MOSCOW: Top Russian media have launched a rare boycott of a senior lawmaker after a parliamentary commission cleared him of sexual harassment despite claims from several journalists.
Several reporters including one of the BBC Russian Service have accused Leonid Slutsky, head of the foreign affairs committee in parliament's lower house, the State Duma, of making lewd sexual comments and groping.
But yesterday a parliamentary ethics commission said it had not found any violations in the behaviour of the 50-year-old lawmaker from the nationalist Liberal Democratic Party.
The commission questioned the journalists' motives, saying their claims had appeared in the run-up to a presidential election.
The boycott is a rare campaign of solidarity in a country where all major television channels are state-controlled and to the Kremlin line.
RBC media holding said Wednesday evening its journalists would no longer work in the State Duma, while Kommersant publishing house said it would no longer quote Slutsky.
Echo of Moscow liberal radio, Dozhd (Rain) TV independent station and RTVi, a New York-based international Russian-language television network, also joined the boycott.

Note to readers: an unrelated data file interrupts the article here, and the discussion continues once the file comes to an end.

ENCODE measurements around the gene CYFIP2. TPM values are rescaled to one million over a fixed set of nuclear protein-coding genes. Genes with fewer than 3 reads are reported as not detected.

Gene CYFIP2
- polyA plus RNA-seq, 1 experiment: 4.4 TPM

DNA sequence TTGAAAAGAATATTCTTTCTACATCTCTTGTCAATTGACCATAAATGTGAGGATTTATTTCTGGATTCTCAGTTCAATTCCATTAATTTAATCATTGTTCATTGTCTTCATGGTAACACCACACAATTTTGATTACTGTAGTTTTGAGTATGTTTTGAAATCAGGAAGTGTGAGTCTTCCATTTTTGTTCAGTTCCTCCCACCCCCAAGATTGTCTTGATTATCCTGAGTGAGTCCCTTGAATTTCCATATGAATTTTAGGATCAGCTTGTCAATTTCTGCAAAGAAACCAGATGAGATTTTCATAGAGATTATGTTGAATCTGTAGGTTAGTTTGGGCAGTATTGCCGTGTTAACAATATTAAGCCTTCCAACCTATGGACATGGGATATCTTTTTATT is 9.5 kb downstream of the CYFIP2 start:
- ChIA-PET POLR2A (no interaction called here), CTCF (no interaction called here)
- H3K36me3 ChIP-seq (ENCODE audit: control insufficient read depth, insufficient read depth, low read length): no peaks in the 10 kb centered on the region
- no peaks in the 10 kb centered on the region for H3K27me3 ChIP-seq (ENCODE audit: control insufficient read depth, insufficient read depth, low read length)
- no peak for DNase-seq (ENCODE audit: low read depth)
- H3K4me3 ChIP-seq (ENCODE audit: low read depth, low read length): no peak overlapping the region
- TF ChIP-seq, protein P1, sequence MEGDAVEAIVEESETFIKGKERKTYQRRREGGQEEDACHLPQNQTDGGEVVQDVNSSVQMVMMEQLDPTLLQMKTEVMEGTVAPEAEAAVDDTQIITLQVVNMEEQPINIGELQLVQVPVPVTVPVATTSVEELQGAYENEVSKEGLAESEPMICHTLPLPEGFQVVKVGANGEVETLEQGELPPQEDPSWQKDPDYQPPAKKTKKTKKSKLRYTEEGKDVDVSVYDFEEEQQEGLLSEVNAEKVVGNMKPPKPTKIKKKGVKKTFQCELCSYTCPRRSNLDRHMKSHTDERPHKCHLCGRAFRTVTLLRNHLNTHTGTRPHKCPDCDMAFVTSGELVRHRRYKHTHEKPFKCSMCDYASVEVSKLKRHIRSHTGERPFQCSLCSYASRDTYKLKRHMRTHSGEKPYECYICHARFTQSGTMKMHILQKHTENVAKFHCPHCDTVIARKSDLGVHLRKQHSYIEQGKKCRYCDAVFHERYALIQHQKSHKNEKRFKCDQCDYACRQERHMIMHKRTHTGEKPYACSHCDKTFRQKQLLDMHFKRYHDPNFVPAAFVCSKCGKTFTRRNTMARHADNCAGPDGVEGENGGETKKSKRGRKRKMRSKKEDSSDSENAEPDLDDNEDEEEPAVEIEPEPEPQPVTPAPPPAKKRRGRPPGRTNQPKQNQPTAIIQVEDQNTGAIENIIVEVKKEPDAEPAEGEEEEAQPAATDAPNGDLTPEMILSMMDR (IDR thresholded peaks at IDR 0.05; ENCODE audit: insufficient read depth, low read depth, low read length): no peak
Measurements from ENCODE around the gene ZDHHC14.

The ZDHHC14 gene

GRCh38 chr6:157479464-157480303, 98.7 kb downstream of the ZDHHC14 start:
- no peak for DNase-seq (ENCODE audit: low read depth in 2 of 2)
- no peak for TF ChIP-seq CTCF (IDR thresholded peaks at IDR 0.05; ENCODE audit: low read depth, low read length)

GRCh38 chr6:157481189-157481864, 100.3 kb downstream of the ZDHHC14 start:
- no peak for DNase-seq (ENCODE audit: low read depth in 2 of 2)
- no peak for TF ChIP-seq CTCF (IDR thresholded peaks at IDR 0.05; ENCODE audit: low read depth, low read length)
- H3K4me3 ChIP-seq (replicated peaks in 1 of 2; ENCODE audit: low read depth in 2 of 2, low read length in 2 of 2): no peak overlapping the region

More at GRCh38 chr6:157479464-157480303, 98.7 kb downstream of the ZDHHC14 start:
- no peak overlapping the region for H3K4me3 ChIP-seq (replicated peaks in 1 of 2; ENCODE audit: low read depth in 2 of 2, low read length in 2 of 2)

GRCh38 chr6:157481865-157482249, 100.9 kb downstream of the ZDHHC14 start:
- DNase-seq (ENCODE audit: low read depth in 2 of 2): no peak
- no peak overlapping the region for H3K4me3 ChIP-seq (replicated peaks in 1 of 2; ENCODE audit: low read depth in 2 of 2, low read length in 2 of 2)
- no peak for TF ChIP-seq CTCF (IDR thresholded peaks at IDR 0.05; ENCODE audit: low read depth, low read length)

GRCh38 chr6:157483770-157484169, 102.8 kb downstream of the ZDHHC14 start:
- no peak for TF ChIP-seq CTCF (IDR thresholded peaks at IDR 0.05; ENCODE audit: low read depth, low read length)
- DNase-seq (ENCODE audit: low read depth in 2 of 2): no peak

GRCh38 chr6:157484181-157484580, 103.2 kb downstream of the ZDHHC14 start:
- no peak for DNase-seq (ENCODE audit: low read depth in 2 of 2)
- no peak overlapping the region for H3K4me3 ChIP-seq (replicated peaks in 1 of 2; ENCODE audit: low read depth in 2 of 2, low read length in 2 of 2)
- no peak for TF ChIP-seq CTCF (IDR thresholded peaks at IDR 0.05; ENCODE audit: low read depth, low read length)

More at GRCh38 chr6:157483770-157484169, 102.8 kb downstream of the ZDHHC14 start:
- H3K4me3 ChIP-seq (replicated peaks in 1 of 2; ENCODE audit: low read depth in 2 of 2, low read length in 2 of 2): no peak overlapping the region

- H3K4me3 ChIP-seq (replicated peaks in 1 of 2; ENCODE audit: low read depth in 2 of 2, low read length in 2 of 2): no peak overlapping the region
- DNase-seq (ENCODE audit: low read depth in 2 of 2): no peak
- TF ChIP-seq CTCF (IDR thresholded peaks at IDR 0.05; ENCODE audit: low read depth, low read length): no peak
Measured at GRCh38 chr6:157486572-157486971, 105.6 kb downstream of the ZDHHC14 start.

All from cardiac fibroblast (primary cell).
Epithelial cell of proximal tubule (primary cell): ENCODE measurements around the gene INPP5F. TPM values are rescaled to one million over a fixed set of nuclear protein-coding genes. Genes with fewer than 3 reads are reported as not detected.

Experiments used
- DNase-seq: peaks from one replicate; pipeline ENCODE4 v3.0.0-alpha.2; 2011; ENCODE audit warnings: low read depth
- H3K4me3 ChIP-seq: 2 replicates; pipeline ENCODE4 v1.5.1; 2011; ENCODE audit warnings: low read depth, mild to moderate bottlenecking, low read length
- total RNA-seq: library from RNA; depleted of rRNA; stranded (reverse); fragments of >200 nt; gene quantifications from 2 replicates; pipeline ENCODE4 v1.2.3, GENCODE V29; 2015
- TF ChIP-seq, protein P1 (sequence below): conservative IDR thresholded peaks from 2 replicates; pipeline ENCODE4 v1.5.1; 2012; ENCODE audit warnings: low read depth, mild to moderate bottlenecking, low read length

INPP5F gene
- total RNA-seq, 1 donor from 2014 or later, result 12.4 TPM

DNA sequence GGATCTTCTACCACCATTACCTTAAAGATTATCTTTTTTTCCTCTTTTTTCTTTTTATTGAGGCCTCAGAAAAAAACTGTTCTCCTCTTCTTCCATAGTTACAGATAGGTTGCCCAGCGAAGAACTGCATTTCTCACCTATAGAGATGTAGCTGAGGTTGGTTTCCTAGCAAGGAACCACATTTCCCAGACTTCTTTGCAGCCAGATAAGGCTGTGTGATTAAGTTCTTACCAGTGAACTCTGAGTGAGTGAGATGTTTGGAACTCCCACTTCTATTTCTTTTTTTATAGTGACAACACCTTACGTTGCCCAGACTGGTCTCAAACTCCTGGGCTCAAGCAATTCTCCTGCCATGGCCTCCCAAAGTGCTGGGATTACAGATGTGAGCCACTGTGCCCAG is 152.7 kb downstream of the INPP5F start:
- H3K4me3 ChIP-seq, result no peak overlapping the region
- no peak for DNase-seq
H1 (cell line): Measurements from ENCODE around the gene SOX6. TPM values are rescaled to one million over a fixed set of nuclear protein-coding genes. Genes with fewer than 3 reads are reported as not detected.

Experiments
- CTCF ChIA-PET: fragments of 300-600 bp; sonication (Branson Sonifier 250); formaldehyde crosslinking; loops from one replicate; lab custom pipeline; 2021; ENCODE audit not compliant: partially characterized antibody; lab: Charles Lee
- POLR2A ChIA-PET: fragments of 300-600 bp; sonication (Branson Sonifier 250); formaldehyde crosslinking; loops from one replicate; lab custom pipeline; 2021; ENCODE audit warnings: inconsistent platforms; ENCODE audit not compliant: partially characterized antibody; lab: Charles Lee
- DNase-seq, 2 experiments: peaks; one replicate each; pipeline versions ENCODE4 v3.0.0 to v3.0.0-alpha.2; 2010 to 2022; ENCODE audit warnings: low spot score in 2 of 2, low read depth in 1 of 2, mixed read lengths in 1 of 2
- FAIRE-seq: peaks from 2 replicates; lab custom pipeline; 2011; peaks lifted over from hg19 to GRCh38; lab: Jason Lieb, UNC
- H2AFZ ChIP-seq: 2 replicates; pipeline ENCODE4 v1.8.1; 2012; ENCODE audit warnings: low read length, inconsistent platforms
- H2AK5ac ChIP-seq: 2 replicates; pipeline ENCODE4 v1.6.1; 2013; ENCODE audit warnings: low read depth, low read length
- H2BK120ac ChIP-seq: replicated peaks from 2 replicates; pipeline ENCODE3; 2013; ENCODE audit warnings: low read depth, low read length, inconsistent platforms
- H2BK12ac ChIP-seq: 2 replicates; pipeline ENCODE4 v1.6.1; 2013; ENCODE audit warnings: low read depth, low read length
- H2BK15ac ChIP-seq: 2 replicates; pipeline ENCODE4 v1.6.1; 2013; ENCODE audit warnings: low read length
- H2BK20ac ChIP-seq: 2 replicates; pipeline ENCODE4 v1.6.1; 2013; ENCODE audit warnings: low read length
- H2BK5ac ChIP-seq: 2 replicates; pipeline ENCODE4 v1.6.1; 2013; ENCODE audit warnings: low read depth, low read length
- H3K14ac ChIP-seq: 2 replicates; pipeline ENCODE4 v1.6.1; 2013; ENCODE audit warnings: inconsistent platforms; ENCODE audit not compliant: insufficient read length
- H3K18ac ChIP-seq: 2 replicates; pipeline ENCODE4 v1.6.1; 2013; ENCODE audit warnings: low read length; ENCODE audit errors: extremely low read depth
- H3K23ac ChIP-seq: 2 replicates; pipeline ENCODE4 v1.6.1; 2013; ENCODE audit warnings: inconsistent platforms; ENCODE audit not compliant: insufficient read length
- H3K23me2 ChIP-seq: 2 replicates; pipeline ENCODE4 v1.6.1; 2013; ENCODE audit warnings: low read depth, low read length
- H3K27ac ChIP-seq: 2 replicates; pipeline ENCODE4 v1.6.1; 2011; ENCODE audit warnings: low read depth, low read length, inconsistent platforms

"Echo of Moscow now considers the State Duma an unsafe workplace for journalists of both sexes," chief editor Alexei Venediktov wrote today.
Dozhd quoted its chief editor Alexandra Perepolova as saying that after the meeting of the commission "it had become clear that it's simply dangerous for women to work in the State Duma.
" RTVi chief editor Alexei Pivovarov said his channel would also have nothing to do with the Duma while Slutsky remained there.
Kremlin-friendly online news portal Lenta said it would from now on ignore Slutsky's existence and would delete "all materials about him" except those covering the sexual harassment claims against him.
The women journalists broke the silence on a subject that remains largely taboo in Russia as the "#MeToo" movement swept across the globe.
Slutsky was widely supported by his colleagues, including his party's leader Vladimir Zhirinovsky, who accused the women of "receiving orders from the West".